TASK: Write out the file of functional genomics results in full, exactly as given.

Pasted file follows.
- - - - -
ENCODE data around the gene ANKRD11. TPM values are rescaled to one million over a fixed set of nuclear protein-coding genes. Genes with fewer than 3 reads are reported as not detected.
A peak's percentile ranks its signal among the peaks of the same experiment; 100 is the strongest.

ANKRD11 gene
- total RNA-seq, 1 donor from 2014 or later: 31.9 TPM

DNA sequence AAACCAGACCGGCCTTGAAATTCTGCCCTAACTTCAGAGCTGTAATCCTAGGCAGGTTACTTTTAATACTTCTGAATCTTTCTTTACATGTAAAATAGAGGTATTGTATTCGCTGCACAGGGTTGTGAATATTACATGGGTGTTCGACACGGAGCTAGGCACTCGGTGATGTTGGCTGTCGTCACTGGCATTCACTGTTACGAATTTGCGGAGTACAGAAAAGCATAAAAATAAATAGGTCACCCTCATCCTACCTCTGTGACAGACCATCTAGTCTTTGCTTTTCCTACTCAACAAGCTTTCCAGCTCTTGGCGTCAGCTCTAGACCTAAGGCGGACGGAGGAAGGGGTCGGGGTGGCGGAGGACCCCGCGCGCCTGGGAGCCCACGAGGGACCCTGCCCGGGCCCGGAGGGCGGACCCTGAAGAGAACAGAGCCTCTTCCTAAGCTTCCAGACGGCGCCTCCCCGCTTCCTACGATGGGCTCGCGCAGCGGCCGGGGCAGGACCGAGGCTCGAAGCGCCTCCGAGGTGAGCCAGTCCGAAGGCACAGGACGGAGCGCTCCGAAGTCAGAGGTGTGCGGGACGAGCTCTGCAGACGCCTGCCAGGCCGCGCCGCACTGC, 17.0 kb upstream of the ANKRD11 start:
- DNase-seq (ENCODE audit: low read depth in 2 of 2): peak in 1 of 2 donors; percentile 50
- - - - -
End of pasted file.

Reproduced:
ENCODE data around the gene ANKRD11. TPM values are rescaled to one million over a fixed set of nuclear protein-coding genes. Genes with fewer than 3 reads are reported as not detected.
A peak's percentile ranks its signal among the peaks of the same experiment; 100 is the strongest.

ANKRD11 gene
- total RNA-seq, 1 donor from 2014 or later: 31.9 TPM

DNA sequence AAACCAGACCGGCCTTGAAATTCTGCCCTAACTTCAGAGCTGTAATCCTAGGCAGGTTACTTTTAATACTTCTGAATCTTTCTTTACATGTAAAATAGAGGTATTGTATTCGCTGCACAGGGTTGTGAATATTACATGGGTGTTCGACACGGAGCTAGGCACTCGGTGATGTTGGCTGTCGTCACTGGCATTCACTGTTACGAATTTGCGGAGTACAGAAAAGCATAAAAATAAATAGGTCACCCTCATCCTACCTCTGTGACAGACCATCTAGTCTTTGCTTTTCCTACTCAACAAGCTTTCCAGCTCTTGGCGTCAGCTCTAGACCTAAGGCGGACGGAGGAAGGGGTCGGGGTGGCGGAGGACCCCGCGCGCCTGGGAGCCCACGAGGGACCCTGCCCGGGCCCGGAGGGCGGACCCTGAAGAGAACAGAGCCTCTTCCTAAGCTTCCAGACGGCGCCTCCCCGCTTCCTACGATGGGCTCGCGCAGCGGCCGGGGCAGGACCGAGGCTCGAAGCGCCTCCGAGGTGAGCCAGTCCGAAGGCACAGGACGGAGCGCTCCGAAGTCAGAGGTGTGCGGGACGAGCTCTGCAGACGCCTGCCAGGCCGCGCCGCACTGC, 17.0 kb upstream of the ANKRD11 start:
- DNase-seq (ENCODE audit: low read depth in 2 of 2): peak in 1 of 2 donors; percentile 50